Volume 3 Supplement 1
Preliminary analysis of the sinusoidal endothelium and space of Disse in ageing Papio hamadrayas
© Cogger et al; licensee BioMed Central Ltd 2004
Published: 14 January 2004
In the past it has been reported that the liver is free of any major age-related morphological changes apart from binucleate hepatocytes and lipofuscin deposition. Diminished hepatic blood flow and mass have been considered to be responsible for the decreased metabolic capacity seen in old age . Recently we studied the ageing rat liver  and the ageing human liver  and found that there are a number of age-related changes to the perisinusoidal region at the ultrastructural level.
The animals used in this study were from a captive breeding colony of Papio hamadrayas. The experimental protocol was approved by the Central Sydney Area Health Service animal welfare committee. Liver tissue was collected by needle biopsy or from fresh post mortem animals. Half of each specimen was fixed for light microscopy and immunohistochemistry in 4% buffered paraformaldehyde and the other half was fixed for electron microscopy with 2% gluteraldehyde/ 3% paraformaldehyde in 0.1 M sodium-cacodylate buffer (0.1 M Sucrose, 2 mM CaCl2). Specimens fixed for light microscopy and immunohistochemistry were embedded in paraffin blocks. Sections from each animal were stained with H & E, Masson's trichrome and Wilder's reticulin. Immunohistochemistry was also used to detect the expression of Collagen IV, Laminin, Synaptophysin, Fibronectin, von Willebrands factor (vWF) and CD68. Tissue for transmission and scanning electron microscopy was prepared by standard methods  and randomly sampled for examination. Transmission electron micrographs were taken at 17 000– magnification (Philips CM120) and scanning electron micrographs were taken at 40 000– magnification (Philips XL30).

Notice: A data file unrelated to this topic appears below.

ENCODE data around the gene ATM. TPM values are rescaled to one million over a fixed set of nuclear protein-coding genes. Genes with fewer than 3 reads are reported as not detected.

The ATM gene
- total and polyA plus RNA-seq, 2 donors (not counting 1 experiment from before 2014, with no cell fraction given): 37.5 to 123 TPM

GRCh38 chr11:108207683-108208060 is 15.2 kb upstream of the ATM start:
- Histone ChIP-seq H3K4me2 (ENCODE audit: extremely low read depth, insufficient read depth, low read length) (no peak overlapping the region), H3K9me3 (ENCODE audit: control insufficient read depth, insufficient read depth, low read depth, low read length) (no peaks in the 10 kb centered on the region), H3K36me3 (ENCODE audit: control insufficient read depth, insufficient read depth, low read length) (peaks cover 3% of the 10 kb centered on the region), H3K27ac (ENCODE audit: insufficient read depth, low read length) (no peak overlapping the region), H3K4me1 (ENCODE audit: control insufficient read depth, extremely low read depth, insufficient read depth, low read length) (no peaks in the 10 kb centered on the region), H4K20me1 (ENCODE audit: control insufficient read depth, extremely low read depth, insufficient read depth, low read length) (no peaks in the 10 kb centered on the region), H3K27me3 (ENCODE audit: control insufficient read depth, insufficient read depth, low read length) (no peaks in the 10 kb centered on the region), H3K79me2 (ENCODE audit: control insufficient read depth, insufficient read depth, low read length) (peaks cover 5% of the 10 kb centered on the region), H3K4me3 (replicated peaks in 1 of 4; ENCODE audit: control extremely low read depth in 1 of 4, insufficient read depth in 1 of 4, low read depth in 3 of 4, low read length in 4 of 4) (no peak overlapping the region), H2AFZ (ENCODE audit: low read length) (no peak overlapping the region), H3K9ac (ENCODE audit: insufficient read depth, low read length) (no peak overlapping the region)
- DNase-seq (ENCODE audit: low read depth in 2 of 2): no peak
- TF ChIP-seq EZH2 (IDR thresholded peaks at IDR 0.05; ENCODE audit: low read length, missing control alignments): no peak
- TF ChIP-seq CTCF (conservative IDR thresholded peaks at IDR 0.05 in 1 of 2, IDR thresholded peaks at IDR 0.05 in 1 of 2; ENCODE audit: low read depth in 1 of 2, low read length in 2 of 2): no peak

The findings confirm that significant age-related changes occur in the perisinusoidal region of the baboon liver. These changes are similar to those we have previously reported in rats and humans which suggests that pseudocapillarization is a widespread ageing change. Defenestration of the endothelium is associated with increased plasma lipids and may explain the association of old age with atherosclerosis , an other diseases potentially linked to impaired hepatic function.
- Le Couteur DG, McLean AJ: The aging liver. Drug clearance and an oxygen diffusion barrier hypothesis. Clinical Pharmacokinetics. 1998, 34: 359-373. 10.2165/00003088-199834050-00003.View ArticlePubMedGoogle Scholar
- Le Couteur DG, Cogger VC, Markus AM, Harvey PJ, Yin ZL, Ansselin AD, McLean AJ: Pseudocapillarization and associated energy limitation in the aged rat liver. Hepatology. 2001, 33: 537-543. 10.1053/jhep.2001.22754.View ArticlePubMedGoogle Scholar
- McLean AJ, Cogger VC, Chong GC, Warren A, Markus AM, Dahlstrom JE, Le Couteur DG: Age-related pseudocapillarization of the human liver. Journal of Pathology. 2003, 200: 112-117. 10.1002/path.1328.View ArticlePubMedGoogle Scholar
- Wisse E, Wilde AD, Zanger RD: Perfusion fixation of human and rat liver tissue for light and electron microscopy: a review and assessment of existing methods with special emphasis on sinusoidal cells and microcirculation. In: The science of biological specimen preparation for microscopy and microanalysis. Edited by: Ravel JP, Barnard T, Haggis GH. 1984, Chicago, Scanning Electron Microscopy Inc, 31-38.Google Scholar
- Le Couteur DG, Fraser R, Cogger VC, McLean AJ: Hepatic pseudocapillarisation and atherosclerosis in ageing. Lancet. 2002, 359: 1612-1615. 10.1016/S0140-6736(02)08524-0.View ArticlePubMedGoogle Scholar
This article is published under license to BioMed Central Ltd. This is an open access article distributed under the terms of the Creative Commons Attribution License (http://creativecommons.org/licenses/by/2.0), which permits unrestricted use, distribution, and reproduction in any medium, provided the original work is properly cited.